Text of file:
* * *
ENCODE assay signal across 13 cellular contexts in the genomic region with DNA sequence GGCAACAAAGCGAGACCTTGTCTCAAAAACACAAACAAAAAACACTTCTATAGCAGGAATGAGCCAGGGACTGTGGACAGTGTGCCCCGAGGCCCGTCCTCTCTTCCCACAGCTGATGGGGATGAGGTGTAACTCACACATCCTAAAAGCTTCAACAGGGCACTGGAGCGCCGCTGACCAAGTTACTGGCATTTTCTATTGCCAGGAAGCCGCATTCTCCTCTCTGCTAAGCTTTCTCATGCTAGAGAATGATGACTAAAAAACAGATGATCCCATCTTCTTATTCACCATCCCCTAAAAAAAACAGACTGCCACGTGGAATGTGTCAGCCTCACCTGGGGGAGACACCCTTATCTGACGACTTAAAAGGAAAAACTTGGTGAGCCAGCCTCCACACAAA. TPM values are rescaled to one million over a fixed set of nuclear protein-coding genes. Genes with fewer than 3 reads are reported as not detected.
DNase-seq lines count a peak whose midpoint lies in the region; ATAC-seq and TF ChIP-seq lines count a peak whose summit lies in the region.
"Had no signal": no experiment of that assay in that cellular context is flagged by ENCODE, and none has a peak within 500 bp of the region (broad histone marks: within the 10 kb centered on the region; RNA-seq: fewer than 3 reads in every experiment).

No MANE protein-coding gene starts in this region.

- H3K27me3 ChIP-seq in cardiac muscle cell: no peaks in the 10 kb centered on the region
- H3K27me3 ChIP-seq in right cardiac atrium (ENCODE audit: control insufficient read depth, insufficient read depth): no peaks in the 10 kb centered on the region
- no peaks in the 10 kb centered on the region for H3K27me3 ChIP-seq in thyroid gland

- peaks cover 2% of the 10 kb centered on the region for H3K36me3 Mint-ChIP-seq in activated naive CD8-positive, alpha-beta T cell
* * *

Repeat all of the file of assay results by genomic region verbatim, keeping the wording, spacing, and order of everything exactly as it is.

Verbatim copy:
ENCODE assay signal across 13 cellular contexts in the genomic region with DNA sequence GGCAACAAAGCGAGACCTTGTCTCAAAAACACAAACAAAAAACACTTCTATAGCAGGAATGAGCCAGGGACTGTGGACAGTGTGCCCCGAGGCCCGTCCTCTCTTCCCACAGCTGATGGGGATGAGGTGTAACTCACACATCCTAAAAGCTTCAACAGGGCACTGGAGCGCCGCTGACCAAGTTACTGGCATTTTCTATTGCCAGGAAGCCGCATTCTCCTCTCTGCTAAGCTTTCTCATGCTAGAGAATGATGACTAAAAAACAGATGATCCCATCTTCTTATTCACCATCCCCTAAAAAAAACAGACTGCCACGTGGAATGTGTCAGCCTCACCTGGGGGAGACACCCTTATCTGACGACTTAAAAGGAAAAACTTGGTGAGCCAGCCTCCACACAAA. TPM values are rescaled to one million over a fixed set of nuclear protein-coding genes. Genes with fewer than 3 reads are reported as not detected.
DNase-seq lines count a peak whose midpoint lies in the region; ATAC-seq and TF ChIP-seq lines count a peak whose summit lies in the region.
"Had no signal": no experiment of that assay in that cellular context is flagged by ENCODE, and none has a peak within 500 bp of the region (broad histone marks: within the 10 kb centered on the region; RNA-seq: fewer than 3 reads in every experiment).

No MANE protein-coding gene starts in this region.

- H3K27me3 ChIP-seq in cardiac muscle cell: no peaks in the 10 kb centered on the region
- H3K27me3 ChIP-seq in right cardiac atrium (ENCODE audit: control insufficient read depth, insufficient read depth): no peaks in the 10 kb centered on the region
- no peaks in the 10 kb centered on the region for H3K27me3 ChIP-seq in thyroid gland

- peaks cover 2% of the 10 kb centered on the region for H3K36me3 Mint-ChIP-seq in activated naive CD8-positive, alpha-beta T cell